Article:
Carbon tax in France

Greg Mankiw is pleased that France has proposed a revenue-neutral carbon tax. Tyler Cowen is less sanguine:
In reality, France’s carbon tax is basically just a gasoline tax—and a tiny one at that. The electricity sector, overwhelmingly powered by emissions-free nuclear power, isn’t part of the plan [TC: Duh!], Prime Minister Francois Fillon told Le Figaro. The tax will basically fall on liquid fuels—raising pump prices 3 euro cents a liter (that’s roughly 15 U.S. cents a gallon).

In theory it will be revenue-neutral but most French voters are nonetheless opposed to the measure.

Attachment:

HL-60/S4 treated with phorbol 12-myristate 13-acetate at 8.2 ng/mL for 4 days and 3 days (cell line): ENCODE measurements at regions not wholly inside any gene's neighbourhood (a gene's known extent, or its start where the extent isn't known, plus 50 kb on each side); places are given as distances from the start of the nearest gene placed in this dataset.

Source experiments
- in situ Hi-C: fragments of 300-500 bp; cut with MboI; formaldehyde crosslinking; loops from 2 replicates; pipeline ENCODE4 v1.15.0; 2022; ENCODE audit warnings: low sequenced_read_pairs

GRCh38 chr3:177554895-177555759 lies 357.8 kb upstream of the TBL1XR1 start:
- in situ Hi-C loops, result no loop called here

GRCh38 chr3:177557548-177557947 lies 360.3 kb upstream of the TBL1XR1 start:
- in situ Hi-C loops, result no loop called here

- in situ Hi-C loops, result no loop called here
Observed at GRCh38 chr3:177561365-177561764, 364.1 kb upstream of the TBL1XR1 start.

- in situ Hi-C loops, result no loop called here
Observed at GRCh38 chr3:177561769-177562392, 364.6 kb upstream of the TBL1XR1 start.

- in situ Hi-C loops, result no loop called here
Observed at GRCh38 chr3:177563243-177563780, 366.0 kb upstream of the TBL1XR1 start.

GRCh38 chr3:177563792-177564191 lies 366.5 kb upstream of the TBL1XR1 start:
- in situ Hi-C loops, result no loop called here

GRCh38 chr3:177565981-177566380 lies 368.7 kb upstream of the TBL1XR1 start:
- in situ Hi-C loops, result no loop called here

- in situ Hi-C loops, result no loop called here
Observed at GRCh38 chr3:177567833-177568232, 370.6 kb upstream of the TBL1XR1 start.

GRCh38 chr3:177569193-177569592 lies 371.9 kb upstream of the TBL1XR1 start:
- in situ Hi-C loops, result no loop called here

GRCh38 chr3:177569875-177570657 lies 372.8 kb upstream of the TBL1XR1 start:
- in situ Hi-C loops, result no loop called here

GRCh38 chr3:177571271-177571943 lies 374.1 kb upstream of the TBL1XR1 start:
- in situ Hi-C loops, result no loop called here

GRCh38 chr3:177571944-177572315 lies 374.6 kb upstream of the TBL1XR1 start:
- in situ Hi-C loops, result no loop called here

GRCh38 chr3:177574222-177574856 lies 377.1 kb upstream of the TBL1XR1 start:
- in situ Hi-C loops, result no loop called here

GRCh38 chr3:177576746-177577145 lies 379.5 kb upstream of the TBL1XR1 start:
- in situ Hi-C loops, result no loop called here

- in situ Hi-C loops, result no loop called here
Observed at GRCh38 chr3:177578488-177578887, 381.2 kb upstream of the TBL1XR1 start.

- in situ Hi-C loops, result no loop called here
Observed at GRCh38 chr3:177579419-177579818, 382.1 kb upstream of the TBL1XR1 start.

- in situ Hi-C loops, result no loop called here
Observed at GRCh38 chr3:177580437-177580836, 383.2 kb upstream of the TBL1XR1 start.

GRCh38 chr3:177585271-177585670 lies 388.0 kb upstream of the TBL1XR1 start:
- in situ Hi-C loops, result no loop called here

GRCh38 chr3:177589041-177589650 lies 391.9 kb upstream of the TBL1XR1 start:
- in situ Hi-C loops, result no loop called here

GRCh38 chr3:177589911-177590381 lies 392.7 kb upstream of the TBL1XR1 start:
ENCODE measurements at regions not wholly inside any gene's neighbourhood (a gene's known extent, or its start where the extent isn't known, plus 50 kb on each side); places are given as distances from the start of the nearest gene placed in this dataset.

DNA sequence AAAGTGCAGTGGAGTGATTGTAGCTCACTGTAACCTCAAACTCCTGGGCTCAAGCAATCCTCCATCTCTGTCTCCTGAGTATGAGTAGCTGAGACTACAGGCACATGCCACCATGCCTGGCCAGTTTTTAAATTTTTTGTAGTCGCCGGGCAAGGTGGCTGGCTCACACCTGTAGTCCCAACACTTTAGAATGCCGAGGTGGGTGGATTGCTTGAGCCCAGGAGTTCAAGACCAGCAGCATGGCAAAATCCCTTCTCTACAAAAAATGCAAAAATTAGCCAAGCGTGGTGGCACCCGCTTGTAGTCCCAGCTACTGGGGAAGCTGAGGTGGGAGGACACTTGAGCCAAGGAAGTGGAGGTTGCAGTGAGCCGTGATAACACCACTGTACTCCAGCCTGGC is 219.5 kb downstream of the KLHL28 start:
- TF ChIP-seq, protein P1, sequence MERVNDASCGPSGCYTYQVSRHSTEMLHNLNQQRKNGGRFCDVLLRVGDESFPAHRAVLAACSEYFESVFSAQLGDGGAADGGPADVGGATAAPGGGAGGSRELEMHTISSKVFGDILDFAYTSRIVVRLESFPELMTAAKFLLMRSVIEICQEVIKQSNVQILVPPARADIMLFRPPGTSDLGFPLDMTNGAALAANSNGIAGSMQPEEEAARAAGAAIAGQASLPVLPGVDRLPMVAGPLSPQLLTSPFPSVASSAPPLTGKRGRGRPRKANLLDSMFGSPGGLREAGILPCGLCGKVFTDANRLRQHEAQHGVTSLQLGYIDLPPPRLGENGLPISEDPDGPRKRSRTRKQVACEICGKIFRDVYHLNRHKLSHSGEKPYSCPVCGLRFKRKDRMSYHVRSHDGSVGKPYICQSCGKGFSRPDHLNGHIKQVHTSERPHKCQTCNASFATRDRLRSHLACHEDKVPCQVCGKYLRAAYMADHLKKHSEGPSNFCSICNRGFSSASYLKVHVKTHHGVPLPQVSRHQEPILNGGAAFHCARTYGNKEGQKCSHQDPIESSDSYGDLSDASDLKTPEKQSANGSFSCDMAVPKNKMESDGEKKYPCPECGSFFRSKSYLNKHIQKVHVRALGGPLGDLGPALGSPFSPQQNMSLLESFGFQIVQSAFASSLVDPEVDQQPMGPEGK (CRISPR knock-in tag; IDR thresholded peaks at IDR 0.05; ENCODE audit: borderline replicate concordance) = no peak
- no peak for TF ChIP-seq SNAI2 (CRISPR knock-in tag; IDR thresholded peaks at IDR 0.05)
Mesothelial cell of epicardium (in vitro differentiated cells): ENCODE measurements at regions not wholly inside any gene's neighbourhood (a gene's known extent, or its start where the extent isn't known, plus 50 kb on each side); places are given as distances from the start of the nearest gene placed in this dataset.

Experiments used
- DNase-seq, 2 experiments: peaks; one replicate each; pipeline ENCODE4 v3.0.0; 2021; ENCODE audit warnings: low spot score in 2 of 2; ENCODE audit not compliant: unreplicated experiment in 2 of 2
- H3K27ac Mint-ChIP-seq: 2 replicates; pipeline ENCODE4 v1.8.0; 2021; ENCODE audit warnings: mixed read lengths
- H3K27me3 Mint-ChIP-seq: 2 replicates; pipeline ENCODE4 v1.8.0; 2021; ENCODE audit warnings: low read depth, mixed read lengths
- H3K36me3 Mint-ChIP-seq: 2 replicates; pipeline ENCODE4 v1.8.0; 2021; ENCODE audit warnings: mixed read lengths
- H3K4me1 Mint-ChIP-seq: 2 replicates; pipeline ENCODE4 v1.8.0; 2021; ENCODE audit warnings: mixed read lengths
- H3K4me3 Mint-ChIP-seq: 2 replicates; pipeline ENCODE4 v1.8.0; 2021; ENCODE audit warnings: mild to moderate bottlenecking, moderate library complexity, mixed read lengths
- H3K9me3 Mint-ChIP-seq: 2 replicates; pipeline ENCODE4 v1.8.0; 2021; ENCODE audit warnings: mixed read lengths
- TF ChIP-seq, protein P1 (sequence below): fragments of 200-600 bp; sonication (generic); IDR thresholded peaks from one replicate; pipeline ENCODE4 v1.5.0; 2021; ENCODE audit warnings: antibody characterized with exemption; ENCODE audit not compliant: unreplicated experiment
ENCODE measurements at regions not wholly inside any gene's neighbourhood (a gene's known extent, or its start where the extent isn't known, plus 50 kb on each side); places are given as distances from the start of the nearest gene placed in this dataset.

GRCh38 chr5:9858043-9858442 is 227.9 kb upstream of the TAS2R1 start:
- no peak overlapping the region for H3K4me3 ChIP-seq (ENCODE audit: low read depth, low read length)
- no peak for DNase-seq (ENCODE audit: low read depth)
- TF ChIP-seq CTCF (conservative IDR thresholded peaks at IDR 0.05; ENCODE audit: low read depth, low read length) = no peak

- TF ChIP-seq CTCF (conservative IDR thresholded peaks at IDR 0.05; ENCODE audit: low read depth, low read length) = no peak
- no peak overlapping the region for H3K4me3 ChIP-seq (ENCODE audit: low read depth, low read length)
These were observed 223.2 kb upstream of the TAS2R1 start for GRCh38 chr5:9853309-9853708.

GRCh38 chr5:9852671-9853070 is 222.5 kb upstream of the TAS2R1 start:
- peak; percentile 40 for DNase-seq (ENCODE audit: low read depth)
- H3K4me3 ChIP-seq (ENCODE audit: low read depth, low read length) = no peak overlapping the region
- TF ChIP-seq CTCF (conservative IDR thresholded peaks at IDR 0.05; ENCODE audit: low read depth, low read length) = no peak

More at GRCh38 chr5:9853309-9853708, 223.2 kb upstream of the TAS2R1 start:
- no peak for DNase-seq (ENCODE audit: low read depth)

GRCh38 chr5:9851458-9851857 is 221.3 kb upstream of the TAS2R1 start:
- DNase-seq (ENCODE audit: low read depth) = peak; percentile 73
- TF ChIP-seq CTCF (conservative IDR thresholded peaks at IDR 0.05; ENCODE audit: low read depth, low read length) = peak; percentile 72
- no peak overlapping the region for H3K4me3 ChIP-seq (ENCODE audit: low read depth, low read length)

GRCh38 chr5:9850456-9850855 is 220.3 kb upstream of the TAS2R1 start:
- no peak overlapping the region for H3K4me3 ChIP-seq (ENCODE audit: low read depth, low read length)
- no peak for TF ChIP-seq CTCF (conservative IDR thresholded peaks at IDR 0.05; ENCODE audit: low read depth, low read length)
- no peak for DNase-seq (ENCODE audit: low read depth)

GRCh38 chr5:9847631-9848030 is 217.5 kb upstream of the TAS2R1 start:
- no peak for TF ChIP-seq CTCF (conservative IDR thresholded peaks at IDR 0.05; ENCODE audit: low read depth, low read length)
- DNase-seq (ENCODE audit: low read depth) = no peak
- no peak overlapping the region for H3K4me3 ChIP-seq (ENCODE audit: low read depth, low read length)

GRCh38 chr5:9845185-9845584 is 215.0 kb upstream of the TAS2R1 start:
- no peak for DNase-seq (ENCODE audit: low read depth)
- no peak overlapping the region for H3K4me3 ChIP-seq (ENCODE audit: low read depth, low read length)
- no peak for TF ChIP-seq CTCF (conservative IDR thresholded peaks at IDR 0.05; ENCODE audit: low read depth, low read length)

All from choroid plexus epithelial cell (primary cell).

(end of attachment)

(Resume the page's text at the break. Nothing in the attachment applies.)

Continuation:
Incidentally, one argument that carbon tax proponents make against cap-and-trade is that a carbon tax is less subject to loopholes and political manipulation. That argument has always been silly; now it is more demonstrably so:
Large CO2 emitters, such as oil refiners and steel makers, will be exempted from paying the new tax. The government will propose special compensations for fishermen, farmers and truckers...

P.S. Not the first backdoor gasoline tax we have seen proposed this year.

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